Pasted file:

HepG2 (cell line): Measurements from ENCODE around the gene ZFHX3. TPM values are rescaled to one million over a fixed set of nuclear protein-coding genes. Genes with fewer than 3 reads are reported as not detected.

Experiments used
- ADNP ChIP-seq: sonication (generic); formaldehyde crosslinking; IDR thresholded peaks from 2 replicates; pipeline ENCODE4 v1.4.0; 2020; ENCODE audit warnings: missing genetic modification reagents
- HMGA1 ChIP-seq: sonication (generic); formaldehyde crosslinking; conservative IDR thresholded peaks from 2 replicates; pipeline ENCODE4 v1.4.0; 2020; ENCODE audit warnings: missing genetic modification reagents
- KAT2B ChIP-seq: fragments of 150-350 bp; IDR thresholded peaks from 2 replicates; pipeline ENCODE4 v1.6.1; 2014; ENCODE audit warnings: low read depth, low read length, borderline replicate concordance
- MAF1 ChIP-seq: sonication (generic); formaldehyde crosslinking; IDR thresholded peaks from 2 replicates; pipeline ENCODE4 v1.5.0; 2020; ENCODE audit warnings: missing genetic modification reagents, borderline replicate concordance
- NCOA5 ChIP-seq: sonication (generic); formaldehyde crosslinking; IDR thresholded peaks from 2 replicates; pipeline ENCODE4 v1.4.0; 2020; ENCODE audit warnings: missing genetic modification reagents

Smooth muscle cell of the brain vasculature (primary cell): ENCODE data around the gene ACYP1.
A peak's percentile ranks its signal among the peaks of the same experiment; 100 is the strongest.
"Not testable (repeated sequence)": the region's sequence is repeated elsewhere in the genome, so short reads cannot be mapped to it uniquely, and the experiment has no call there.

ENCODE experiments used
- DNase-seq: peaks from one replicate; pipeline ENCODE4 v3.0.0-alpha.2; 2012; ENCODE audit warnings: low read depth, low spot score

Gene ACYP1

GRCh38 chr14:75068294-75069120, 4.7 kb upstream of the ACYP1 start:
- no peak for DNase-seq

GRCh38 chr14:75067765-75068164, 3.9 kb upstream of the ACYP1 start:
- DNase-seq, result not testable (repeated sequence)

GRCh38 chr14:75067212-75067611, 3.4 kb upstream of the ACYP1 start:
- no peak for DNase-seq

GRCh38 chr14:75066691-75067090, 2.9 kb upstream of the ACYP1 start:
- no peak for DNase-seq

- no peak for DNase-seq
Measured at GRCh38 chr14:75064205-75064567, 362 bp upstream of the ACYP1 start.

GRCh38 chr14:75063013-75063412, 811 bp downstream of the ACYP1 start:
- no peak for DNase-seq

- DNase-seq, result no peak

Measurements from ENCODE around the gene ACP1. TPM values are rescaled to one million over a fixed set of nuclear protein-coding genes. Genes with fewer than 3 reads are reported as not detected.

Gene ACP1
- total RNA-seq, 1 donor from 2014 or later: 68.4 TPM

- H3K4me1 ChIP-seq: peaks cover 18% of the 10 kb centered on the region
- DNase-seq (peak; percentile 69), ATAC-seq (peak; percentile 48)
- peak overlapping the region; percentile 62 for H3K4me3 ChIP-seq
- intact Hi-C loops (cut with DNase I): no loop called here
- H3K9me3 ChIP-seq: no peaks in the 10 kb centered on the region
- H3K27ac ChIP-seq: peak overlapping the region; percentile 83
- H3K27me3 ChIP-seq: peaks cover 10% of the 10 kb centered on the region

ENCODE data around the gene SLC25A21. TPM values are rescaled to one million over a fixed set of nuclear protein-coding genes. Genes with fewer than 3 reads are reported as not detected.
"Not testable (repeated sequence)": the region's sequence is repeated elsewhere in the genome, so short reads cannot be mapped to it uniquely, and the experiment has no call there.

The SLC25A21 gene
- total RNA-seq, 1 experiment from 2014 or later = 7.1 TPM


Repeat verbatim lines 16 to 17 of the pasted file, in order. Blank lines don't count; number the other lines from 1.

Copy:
GRCh38 chr14:75067765-75068164, 3.9 kb upstream of the ACYP1 start:
- DNase-seq, result not testable (repeated sequence)